(Written by Maxx)
After my last post on the really nice LEGO Bayer advertisement I have found, I would like to share with you another piece of history about the connection between the two companies; LEGO and Bayer.
The following post appears on Bayer’s old website. It is a wonderful testimonial to the tight connection between the two companies.
“Once upon a time there was a brick and the brick was red and had eight studs on top. It was great fun to play with…” This is how one might start the never-ending story of a toy which, like scooters and hula hoops, was as much a part of childhood when today’s parents – and in some cases grandparents – were kids: LEGO.
The colored bricks have been around since 1949 and have lost none of their popularity. The Danish LEGO Group, headquartered in Billund, has come up with plenty of new ideas over the years. LEGO bricks can be used to build anything which children see in real life – from a simple little man to a high-tech robot. Gone are the early days of LEGO when we fancied ourselves as little architects and happily constructed houses from bases, bricks with two, four and eight studs, roof elements, windows and doors. Nowadays, there are knights with swords, treasure chests and ghosts. Those who prefer the future to the past can be light years ahead of the present with UFOs and space buggies. Those who are happy with the here and now can try to emulate their Formula One heroes on a track complete with a race control tower and pits. With just a little imagination, children can create a brilliant mix of time and space – a big world made from little colored bricks.
The concept behind all this is making a good toy. According to LEGO man Peter Ambeck-Madsen: “Anything which not only occupies children but also encourages them to think and develop their own imagination is a quality toy.” The Danes have thought a lot about the significance of play. “Through play, children learn about themselves and their environment and develop their capabilities.” Toys should provide children of all ages with unlimited scope. They should not be seasonal and their quality should be perfect.
As a result, stringent requirements are specified for the world-famous colored bricks. They must be stable, safe, colorfast and virtually indestructible. They can then be handed from one generation to the next. Of particular importance is the so-called clutch strength with which the small holes on the inside stick to the studs on the surface of the bricks.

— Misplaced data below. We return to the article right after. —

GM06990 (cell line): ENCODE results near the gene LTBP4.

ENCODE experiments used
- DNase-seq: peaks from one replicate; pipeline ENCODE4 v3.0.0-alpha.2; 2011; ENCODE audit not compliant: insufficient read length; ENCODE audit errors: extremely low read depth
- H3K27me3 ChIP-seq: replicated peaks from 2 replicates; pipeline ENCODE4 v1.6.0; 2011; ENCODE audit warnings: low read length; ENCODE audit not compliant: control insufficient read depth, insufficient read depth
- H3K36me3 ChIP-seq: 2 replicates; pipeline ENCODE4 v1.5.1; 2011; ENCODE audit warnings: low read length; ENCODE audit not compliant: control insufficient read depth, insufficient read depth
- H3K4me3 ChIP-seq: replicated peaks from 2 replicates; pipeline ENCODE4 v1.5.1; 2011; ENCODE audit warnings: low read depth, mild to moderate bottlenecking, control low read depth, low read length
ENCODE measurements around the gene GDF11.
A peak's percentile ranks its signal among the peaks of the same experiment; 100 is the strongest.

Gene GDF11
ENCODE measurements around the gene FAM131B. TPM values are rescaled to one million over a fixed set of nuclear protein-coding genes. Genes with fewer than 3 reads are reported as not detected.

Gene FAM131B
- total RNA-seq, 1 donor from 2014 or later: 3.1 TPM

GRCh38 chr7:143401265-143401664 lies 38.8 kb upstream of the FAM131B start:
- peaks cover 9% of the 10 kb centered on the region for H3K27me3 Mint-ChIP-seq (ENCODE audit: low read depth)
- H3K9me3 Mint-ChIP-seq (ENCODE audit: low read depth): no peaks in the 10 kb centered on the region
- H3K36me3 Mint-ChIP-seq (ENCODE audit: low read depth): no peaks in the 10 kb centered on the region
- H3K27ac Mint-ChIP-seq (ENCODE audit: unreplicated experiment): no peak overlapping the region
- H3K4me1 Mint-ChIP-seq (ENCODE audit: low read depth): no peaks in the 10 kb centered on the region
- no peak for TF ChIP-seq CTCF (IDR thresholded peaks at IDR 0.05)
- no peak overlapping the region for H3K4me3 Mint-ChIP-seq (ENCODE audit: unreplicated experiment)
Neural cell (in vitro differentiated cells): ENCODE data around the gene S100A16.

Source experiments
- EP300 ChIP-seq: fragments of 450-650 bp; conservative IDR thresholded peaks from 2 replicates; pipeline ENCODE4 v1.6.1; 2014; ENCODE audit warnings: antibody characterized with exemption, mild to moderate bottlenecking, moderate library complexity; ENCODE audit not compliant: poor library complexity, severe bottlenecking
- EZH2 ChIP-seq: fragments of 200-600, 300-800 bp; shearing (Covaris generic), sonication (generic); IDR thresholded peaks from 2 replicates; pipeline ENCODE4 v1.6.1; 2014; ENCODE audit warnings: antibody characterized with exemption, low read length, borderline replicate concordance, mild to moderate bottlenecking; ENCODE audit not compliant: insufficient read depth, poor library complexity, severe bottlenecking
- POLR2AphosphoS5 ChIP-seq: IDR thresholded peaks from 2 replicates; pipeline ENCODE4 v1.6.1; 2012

Bayer’s Novodur experts have a particularly close relationship to the plastic bricks made in Denmark. Novodur is one of the materials used in the manufacture of LEGO bricks. The team heaves a sigh of relief every time the sample bricks produced from a new consignment of the plastic exactly meet the LEGO specifications. The Danish toy manufacturer will not accept anything but the best.
Every day, the LEGO factory in Billund produces millions of parts made from Novodur. In simple terms, the process is very much like baking. The plastic is melted at a temperature of 225°C and injected under pressure into the various molds. It then cools and the bricks are ready. They are transferred via counting machines and balances into pails and boxes for sale. Between 1949 and the early 1990s, 110 billion LEGO parts were produced in this way.
Around the world, 200 to 300 million children and adults play or have played with LEGO. According to statistics, playing with LEGO takes up five billion hours each year. The German poet and playwright, Friedrich Schiller, summed it up around 200 years ago: “Man only plays if he is a man in the full sense of the word, and he is only complete if he plays.”
Isn’t it great? Here, I’m also enclosing the original link for you: Bayer About LEGO. The link may or may not work, as it is already in a catched state. It will likely be taken down at some point. But if you have a chance, check it out.
If you are interested in LEGO Bayer, LEGO colors and LEGO history you may also like to read: